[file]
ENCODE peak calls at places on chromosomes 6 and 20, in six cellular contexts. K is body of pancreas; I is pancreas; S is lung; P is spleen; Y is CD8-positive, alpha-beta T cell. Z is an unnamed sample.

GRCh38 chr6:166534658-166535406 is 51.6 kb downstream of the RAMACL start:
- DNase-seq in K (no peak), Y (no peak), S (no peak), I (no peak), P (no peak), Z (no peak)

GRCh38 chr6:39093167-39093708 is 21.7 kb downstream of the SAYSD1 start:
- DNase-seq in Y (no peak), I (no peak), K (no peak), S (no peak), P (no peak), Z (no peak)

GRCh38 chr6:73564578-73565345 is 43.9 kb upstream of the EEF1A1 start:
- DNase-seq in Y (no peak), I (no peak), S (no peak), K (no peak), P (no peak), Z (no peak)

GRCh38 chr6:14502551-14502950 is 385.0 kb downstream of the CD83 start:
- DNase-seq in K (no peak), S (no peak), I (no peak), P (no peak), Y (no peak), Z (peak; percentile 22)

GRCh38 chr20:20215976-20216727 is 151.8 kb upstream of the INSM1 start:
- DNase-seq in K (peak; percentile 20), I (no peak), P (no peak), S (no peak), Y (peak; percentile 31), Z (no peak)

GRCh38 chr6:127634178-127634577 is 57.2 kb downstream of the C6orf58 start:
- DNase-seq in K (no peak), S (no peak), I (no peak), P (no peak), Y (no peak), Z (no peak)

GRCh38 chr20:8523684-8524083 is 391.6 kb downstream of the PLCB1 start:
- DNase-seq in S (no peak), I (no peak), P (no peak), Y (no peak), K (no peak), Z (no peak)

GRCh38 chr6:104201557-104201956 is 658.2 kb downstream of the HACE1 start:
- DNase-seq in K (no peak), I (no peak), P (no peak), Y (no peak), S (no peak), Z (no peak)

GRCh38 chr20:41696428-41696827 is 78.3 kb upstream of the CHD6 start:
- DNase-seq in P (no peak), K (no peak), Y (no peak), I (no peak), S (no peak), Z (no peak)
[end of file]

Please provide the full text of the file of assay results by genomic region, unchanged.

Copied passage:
ENCODE peak calls at places on chromosomes 6 and 20, in six cellular contexts. K is body of pancreas; I is pancreas; S is lung; P is spleen; Y is CD8-positive, alpha-beta T cell. Z is an unnamed sample.

GRCh38 chr6:166534658-166535406 is 51.6 kb downstream of the RAMACL start:
- DNase-seq in K (no peak), Y (no peak), S (no peak), I (no peak), P (no peak), Z (no peak)

GRCh38 chr6:39093167-39093708 is 21.7 kb downstream of the SAYSD1 start:
- DNase-seq in Y (no peak), I (no peak), K (no peak), S (no peak), P (no peak), Z (no peak)

GRCh38 chr6:73564578-73565345 is 43.9 kb upstream of the EEF1A1 start:
- DNase-seq in Y (no peak), I (no peak), S (no peak), K (no peak), P (no peak), Z (no peak)

GRCh38 chr6:14502551-14502950 is 385.0 kb downstream of the CD83 start:
- DNase-seq in K (no peak), S (no peak), I (no peak), P (no peak), Y (no peak), Z (peak; percentile 22)

GRCh38 chr20:20215976-20216727 is 151.8 kb upstream of the INSM1 start:
- DNase-seq in K (peak; percentile 20), I (no peak), P (no peak), S (no peak), Y (peak; percentile 31), Z (no peak)

GRCh38 chr6:127634178-127634577 is 57.2 kb downstream of the C6orf58 start:
- DNase-seq in K (no peak), S (no peak), I (no peak), P (no peak), Y (no peak), Z (no peak)

GRCh38 chr20:8523684-8524083 is 391.6 kb downstream of the PLCB1 start:
- DNase-seq in S (no peak), I (no peak), P (no peak), Y (no peak), K (no peak), Z (no peak)

GRCh38 chr6:104201557-104201956 is 658.2 kb downstream of the HACE1 start:
- DNase-seq in K (no peak), I (no peak), P (no peak), Y (no peak), S (no peak), Z (no peak)

GRCh38 chr20:41696428-41696827 is 78.3 kb upstream of the CHD6 start:
- DNase-seq in P (no peak), K (no peak), Y (no peak), I (no peak), S (no peak), Z (no peak)